The Maui Vacation Rental Association’s (“MVRA”) members, who operate transient vacation rentals (“TVRs”), were assured by a previous Maui County administration that they could continue to operate their TVRs without seeking permits required under county law until the County adopted new TVR regulations. Years later, Council had not adopted new TVR regulations, illegal TVRs proliferated, and the new administration decided to enforce the law as it received complaints from neighbors affected by the illegal TVR operations.
The MVRA sued the
On December 10, 2008, the 9th Circuit issued its decision in Maui Vacation Rental Association vs. County of Maui, ruling in the County’s favor. See Unpublished Memorandum. The MVRA appealed the “the district court’s dismissal (without leave to amend) of its 42 U.S.C. § 1983 due process claim, and its equitable estoppel claim[.]”
Regarding its due process claim, the court held that “[t]he district court properly dismissed MVRA’s claims, because MVRA cannot prove a set of facts in support of its claims that would entitle its members to relief.” The basis for its decision was the principle that “property interests arise only when the state law ‘truly ma[kes] [conferral of the benefit] mandatory.’” Therefore, even if MVRA properly raised its “official assurances” argument, MVRA could not cite any Hawaii case or statutory law that supports a legitimate claim to its asserted entitlements; i.e., “that its members have both (1) the right to operate transient vacation rentals (“TVRs”) without required permits while Maui County processes permit applications and (2) the right to have Maui County indefinitely maintain its enforcement by complaint policy.”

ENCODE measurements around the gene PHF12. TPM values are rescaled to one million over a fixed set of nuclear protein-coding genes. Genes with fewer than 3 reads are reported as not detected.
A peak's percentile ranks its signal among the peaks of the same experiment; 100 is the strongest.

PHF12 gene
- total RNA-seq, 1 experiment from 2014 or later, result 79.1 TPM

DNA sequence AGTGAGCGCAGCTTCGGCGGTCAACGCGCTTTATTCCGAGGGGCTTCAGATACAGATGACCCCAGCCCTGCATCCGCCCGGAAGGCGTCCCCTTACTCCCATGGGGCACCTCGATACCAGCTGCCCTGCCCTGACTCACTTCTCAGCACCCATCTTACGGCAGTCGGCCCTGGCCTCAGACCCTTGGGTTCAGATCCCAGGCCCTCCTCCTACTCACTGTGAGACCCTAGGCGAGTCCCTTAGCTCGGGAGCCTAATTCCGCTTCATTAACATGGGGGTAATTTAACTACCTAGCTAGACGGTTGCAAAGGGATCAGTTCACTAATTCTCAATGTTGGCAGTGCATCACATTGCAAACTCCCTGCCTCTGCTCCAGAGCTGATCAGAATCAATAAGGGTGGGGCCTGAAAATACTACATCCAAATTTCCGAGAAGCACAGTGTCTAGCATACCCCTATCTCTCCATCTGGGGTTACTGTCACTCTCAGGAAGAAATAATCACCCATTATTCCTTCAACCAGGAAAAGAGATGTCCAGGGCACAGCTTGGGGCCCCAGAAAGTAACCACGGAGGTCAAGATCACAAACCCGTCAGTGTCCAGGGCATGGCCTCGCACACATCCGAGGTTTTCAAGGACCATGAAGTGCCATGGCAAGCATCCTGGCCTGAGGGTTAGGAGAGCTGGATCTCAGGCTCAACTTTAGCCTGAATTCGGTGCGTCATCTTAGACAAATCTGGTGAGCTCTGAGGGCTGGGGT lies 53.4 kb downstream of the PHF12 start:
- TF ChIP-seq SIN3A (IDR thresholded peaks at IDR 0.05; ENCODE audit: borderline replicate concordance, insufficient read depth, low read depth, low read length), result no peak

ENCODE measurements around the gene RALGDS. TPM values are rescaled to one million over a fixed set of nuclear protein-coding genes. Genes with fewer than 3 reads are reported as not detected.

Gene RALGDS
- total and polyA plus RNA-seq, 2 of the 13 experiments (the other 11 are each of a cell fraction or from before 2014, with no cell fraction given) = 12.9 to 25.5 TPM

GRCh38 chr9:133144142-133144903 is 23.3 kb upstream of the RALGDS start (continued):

Regarding MVRA’s estoppel claim, the court started with the definition of equitable estoppel as articulated in Life of the Land, Inc. v. City Council of City & County of Honolulu, 606 P.2d 866, 902 (Haw. 1980); i.e., “[e]quitable estoppel protects a developer’s change of position resulting from a ‘substantial expenditure of money in connection with his project in reliance . . . on official assurance . . . that necessary approvals will be forthcoming in due course, and he may safely proceed with the project.’” In this case, the court held that MVRA members did not receive “official” assurances under Hawaii law, because “(1) government agents ‘must act within the bounds of their authority,’ and ‘one who deals with [government agents] assumes the risk that [the agents] are so acting’”, and (2) “MVRA members operating TVRs without permits were on notice that their conduct was unlawful and that Maui County retained discretionary authority to enforce the permit requirement.”